Alumni Profile: Peter Bock ’62 & Artificial Intelligence
The world of the future is developing today through Peter Bock ’62 of Washington, D.C., the fall 2012 Knop speaker at Ripon College. Bock is a former NASA scientist and a professor emeritus of engineering at George Washington University in Washington, D.C., where he was on the computer science faculty for more than 40 years. Before that, at Ripon, he and his wife, Donna Oberholtzer ’63, sang in a jazz group with Al Jarreau ’62 and Thomas “Duffy” Ashley-Farrand ’62.
Bock is an international expert on artificial intelligence (AI) and cognitive science. He pioneered the development of Collective Learning Systems theory, an adaptive statistical-learning paradigm for artificial intelligence. He and his research team developed the well-known AI engine known as ALISA (Adaptive Learning Image and Signal Analysis), used by prominent firms and institutions around the world. Since 1990, he has been working to extend the cognitive capabilities of ALISA and develop practical applications for it.
Bock’s expertise crosses multiple disciplines, from computer science to cognitive science, anthropology, developmental psychology and the humanities. These varied areas are necessary to understand how the human brain operates, he says.
“It’s a big challenge,” he says. “The DNA you inherited from your folks contains enough information to build your body, but comes nowhere close to the amount of information you need to fill your brain and live life. You begin with an empty computer for a brain. The rest is learned.”
ALISA first responded to images and signals, and in 2007 the ALISA team decided to train ALISA to create something. “This is how ALISA the artist was born,” Bock says.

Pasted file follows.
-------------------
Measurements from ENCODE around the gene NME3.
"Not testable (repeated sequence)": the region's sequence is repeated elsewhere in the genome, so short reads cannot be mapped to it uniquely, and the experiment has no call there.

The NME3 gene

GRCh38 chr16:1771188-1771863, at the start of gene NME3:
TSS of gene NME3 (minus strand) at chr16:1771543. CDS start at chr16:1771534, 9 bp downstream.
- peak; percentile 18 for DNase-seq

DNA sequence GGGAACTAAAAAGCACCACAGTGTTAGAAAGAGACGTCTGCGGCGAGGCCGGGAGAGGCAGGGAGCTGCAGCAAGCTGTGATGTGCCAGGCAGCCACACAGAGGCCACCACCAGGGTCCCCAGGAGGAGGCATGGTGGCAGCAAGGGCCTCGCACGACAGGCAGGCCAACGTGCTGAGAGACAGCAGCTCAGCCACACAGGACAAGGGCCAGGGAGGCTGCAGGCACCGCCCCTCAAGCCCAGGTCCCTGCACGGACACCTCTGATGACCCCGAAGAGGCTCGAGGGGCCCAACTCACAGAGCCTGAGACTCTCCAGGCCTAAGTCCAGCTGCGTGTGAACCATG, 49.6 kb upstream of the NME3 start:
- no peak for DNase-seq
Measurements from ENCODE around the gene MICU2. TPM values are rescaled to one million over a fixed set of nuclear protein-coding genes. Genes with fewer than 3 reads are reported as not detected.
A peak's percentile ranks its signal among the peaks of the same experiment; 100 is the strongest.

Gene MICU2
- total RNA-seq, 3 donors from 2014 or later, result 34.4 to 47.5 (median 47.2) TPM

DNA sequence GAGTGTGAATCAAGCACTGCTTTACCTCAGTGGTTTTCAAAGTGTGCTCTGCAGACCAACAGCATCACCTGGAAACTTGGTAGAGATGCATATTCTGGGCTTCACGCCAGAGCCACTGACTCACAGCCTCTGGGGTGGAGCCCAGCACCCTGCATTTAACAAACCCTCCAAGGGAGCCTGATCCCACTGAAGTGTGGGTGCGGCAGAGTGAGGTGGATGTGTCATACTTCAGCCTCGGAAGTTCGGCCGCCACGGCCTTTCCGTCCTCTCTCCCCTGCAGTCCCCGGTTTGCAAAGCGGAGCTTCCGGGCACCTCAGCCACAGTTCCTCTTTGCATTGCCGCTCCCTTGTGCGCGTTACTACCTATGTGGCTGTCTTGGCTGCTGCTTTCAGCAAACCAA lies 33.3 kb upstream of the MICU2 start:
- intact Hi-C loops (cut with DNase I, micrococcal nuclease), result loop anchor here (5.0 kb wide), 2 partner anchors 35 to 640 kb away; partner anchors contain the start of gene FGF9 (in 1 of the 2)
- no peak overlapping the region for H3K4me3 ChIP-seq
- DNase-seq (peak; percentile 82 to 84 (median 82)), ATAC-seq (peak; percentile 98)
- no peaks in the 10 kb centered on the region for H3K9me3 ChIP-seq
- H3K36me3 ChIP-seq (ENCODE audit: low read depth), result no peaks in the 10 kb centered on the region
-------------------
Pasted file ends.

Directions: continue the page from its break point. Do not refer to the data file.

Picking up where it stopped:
“Humans record symbolically,” Bock says. “We write, paint and record our experiences in many different ways and pass them on, so our offspring don’t have to learn everything from scratch. That progress is critically important.
“We trained ALISA to imitate the great art masters. There is a great deal of thought and a huge amount of information that goes into her creations. She pauses, rejects and changes her mind, trying to make decisions about what to do. To get it right, it takes about six hours to complete a work, comparable to human effort.”
Bock’s primary research objective has been the same for several years: to design and create an artificially intelligent being named MADA (Adam spelled backwards), whose cognitive and emotional capabilities are on a par with humans. Bock and his team are on schedule for the “birth” of the personal intelligent being in 2024, and he says he anticipates this event with both excitement and trepidation.
“The greatest fear is that we haven’t taken to heart what Mary Shelly wrote about in her novel ‘Frankenstein,’ published in 1815,” he says. “The hero is a being that Dr. Frankenstein built but gives it no name, simply calling it the Monster. All the Monster wants is a friend, a mate, but Frankenstein refuses to do this. The Monster is alone, angry and emotionally bereft. And tragedy ensues.